Governor Jan Brewer regained some of her credentials as a defender of Second Amendment rights on Monday, 29 April, 2013, as she signed two pro-rights bills into law.
The first of the bills is a simple requirement for fiscal responsibility. Governments in Arizona are forbidden from destroying firearms turned over to them. Instead, they must sell the firearms to recover the value for the taxpayer.
What this does is somewhat subtle: It does not prevent governments from conducting gun turn in events, often called by the propaganda term "buyback" even though the government never owned the guns to begin with. Instead, it prevents governments from using these events as political theater designed to attack gun ownership and the idea of armed citizens, and thus, the Second Amendment. When local governments are required to sell the turned in guns to responsible people, it destroys the idea that guns are evil in and of themselves.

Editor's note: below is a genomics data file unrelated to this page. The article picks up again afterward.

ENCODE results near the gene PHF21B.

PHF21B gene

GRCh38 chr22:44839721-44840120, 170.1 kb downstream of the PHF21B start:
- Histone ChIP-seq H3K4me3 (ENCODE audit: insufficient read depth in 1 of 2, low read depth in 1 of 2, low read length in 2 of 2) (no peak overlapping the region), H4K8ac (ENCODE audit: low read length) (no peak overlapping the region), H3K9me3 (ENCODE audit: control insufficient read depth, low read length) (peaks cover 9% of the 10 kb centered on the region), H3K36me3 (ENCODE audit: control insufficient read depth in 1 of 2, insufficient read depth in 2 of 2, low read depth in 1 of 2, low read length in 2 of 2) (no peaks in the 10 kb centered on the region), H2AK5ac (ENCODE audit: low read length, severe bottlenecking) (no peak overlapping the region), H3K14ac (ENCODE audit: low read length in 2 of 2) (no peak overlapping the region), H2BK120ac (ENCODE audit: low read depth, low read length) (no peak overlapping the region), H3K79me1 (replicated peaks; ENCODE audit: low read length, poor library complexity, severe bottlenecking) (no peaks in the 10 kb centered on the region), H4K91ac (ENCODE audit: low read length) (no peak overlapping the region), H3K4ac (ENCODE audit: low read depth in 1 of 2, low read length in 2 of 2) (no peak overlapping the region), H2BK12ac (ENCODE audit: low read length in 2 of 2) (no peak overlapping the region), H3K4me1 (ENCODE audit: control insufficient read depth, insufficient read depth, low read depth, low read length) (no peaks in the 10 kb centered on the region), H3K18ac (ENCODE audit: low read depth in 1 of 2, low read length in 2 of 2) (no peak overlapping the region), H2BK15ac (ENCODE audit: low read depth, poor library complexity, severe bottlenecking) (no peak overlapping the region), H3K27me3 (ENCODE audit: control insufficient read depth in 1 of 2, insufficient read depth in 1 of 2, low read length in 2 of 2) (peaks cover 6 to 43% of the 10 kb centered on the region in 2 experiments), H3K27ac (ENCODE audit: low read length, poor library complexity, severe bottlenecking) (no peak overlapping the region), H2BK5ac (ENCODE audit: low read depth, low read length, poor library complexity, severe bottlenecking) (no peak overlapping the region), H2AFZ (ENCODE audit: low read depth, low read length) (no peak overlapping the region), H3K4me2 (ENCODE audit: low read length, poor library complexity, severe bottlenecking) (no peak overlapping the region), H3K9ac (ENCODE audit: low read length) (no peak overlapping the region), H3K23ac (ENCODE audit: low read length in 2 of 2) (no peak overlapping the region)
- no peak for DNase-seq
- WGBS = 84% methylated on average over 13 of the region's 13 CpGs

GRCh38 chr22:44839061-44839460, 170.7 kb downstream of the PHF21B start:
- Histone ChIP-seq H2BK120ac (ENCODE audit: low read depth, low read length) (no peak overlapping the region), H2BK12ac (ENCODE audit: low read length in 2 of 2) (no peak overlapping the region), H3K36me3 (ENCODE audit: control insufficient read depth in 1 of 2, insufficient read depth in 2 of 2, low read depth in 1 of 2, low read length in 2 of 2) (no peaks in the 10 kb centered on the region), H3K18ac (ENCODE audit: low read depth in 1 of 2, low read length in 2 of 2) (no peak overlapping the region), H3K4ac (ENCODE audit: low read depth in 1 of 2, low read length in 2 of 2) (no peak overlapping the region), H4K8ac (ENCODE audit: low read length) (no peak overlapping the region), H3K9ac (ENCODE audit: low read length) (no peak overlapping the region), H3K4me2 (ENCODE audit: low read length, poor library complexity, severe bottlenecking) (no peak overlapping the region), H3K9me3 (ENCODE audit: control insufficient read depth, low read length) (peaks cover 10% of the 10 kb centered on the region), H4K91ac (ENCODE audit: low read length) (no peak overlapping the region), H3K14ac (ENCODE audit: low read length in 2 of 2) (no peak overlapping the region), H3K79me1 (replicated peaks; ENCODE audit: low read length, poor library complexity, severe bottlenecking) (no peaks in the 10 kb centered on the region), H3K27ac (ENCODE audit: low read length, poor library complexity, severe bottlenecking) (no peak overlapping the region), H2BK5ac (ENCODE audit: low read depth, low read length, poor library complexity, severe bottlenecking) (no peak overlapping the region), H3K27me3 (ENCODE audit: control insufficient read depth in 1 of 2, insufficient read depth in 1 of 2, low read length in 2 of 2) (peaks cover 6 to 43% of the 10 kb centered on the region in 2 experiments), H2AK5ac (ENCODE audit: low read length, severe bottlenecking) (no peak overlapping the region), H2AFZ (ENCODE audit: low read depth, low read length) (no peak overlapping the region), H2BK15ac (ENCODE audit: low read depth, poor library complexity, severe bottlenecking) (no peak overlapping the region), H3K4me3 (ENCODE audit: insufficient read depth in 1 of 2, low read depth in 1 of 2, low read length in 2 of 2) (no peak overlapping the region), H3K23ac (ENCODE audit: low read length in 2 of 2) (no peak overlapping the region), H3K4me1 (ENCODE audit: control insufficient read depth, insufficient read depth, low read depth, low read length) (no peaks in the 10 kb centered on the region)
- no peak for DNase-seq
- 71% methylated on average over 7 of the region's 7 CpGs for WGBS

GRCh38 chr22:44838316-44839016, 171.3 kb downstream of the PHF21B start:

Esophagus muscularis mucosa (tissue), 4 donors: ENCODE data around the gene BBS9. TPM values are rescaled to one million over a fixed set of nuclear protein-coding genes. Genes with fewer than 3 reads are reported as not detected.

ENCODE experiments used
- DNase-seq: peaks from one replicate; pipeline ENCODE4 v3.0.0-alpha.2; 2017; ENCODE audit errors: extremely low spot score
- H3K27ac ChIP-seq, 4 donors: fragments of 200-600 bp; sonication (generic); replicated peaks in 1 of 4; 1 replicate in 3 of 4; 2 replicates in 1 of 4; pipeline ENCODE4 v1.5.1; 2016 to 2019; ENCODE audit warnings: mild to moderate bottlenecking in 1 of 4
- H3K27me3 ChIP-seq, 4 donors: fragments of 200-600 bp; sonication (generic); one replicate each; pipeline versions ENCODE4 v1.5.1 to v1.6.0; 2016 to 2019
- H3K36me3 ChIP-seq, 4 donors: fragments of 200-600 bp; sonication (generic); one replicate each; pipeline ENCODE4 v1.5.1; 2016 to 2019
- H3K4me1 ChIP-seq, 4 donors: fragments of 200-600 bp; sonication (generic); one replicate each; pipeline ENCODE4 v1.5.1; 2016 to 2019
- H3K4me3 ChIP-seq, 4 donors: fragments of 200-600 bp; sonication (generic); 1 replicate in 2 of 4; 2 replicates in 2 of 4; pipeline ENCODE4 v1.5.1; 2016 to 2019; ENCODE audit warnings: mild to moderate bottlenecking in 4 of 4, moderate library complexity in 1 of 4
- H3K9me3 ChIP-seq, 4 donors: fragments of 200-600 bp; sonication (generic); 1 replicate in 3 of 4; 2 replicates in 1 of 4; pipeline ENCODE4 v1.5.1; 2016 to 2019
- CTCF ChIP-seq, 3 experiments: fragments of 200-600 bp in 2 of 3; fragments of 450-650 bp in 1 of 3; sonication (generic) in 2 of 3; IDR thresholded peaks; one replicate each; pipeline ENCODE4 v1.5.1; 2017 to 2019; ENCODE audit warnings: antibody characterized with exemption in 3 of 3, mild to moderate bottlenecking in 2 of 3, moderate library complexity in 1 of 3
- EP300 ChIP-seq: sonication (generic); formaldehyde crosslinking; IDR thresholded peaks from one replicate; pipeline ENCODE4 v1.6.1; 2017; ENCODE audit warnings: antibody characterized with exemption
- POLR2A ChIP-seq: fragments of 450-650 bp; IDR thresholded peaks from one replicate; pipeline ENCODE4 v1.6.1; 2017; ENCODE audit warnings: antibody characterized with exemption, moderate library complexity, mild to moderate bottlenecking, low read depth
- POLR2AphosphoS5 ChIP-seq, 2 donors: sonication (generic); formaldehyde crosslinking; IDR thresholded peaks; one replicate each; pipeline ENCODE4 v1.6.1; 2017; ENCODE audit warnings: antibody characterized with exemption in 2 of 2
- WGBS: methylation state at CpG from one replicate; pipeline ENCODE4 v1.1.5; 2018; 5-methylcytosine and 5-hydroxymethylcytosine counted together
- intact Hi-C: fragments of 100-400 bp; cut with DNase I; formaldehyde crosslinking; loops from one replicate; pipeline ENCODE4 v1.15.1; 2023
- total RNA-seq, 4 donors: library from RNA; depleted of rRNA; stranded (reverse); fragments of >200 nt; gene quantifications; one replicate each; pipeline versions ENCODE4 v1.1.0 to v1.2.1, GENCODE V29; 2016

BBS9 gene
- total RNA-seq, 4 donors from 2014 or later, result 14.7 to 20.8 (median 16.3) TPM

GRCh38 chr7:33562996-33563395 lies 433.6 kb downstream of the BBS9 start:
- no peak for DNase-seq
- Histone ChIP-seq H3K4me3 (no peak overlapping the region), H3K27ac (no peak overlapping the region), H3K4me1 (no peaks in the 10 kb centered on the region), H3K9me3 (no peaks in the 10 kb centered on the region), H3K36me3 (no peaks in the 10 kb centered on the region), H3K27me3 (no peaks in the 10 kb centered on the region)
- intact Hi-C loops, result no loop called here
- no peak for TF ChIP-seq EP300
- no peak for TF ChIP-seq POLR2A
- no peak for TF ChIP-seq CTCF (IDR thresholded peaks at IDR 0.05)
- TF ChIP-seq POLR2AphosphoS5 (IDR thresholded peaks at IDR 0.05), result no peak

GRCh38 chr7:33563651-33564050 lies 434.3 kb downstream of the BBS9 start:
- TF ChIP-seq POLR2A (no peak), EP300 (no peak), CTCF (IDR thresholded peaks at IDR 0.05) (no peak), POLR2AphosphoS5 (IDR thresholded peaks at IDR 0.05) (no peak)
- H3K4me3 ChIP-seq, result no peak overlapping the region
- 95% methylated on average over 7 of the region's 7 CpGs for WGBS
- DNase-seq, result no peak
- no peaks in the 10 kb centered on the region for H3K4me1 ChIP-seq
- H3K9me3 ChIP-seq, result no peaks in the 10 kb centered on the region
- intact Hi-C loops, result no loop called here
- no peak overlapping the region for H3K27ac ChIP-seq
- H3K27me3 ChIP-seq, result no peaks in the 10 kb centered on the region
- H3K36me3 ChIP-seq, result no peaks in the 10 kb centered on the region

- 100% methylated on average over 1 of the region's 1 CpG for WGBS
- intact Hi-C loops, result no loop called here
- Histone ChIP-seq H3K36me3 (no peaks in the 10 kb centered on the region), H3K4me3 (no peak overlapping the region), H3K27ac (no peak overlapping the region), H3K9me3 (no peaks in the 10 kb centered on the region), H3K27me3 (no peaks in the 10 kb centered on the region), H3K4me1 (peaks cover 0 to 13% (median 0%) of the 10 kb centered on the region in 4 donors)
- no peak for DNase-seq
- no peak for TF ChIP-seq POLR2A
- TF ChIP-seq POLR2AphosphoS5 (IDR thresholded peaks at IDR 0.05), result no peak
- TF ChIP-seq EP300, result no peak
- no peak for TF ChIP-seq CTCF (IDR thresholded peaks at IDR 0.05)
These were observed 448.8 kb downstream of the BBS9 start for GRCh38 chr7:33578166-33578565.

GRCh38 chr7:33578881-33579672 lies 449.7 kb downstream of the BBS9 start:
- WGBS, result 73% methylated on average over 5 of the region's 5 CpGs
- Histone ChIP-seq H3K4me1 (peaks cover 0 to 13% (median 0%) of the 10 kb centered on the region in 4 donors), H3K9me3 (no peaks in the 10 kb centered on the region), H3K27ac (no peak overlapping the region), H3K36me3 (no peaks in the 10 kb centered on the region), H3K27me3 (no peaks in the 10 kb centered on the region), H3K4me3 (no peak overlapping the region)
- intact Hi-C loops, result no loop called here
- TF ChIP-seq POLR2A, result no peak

Three gun turn in events are scheduled for May in Phoenix. They are expected to continue as scheduled.
The second bill is a straightforward ban on the creation of gun registries by local governments. Arizona has banned the creation of local registries for decades, but some government agencies were still collecting information on individuals and their firearms. For example, local governments in Arizona are required to provide storage for firearms if weapons are not allowed in a government building. Some governments were taking this opportunity to record serial numbers of firearms and correlating that information with the names and addresses of the people owning the firearm. The bill signed forbids the collection of this data unless it is directly involved in a criminal investigation. This bill may stop the pernicious practice of some agencies of entering the serial number of any firearm that they encounter into the ATF trace system, even though no crime has been committed.
These two bills are all that remains of over two dozen pro-rights bills that were submitted to the legislature. Most bills never made it to the Governor's desk. While Governor Brewer signed these bills, she allowed many bills to die that could have made it with a little encouragement from the Governor's office.
On April 17th, she vetoed a bill that would have eliminated the age cap on who is a member of the state militia. The cap is currently set at 45 years of age. Eliminating the age cap would have resulted in all able bodied residents being defined as state militia members.
©2013 by Dean Weingarten Permission to share granted as long as this notice is included.